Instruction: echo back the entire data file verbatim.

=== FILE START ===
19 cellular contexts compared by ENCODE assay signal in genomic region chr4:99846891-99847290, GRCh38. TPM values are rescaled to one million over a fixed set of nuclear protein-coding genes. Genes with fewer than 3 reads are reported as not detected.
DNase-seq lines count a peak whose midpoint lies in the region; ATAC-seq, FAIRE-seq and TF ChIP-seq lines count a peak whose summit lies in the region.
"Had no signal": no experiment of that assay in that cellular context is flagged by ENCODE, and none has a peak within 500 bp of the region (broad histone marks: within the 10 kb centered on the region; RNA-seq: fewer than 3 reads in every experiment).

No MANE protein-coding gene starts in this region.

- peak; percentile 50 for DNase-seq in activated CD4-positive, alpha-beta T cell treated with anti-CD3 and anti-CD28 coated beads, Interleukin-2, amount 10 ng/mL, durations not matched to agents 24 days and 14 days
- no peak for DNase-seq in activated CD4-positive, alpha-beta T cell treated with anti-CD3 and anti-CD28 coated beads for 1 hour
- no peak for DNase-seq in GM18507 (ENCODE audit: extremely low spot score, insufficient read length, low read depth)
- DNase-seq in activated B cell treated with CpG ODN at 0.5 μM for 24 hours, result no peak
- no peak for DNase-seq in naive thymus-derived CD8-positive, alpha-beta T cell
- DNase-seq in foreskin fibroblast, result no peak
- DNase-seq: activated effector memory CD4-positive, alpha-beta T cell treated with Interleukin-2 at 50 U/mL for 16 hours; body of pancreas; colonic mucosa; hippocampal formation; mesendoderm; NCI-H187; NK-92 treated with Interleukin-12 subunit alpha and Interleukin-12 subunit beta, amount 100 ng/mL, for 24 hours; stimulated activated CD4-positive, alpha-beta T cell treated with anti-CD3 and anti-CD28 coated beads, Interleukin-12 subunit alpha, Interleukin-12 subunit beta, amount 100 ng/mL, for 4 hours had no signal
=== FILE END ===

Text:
19 cellular contexts compared by ENCODE assay signal in genomic region chr4:99846891-99847290, GRCh38. TPM values are rescaled to one million over a fixed set of nuclear protein-coding genes. Genes with fewer than 3 reads are reported as not detected.
DNase-seq lines count a peak whose midpoint lies in the region; ATAC-seq, FAIRE-seq and TF ChIP-seq lines count a peak whose summit lies in the region.
"Had no signal": no experiment of that assay in that cellular context is flagged by ENCODE, and none has a peak within 500 bp of the region (broad histone marks: within the 10 kb centered on the region; RNA-seq: fewer than 3 reads in every experiment).

No MANE protein-coding gene starts in this region.

- peak; percentile 50 for DNase-seq in activated CD4-positive, alpha-beta T cell treated with anti-CD3 and anti-CD28 coated beads, Interleukin-2, amount 10 ng/mL, durations not matched to agents 24 days and 14 days
- no peak for DNase-seq in activated CD4-positive, alpha-beta T cell treated with anti-CD3 and anti-CD28 coated beads for 1 hour
- no peak for DNase-seq in GM18507 (ENCODE audit: extremely low spot score, insufficient read length, low read depth)
- DNase-seq in activated B cell treated with CpG ODN at 0.5 μM for 24 hours, result no peak
- no peak for DNase-seq in naive thymus-derived CD8-positive, alpha-beta T cell
- DNase-seq in foreskin fibroblast, result no peak
- DNase-seq: activated effector memory CD4-positive, alpha-beta T cell treated with Interleukin-2 at 50 U/mL for 16 hours; body of pancreas; colonic mucosa; hippocampal formation; mesendoderm; NCI-H187; NK-92 treated with Interleukin-12 subunit alpha and Interleukin-12 subunit beta, amount 100 ng/mL, for 24 hours; stimulated activated CD4-positive, alpha-beta T cell treated with anti-CD3 and anti-CD28 coated beads, Interleukin-12 subunit alpha, Interleukin-12 subunit beta, amount 100 ng/mL, for 4 hours had no signal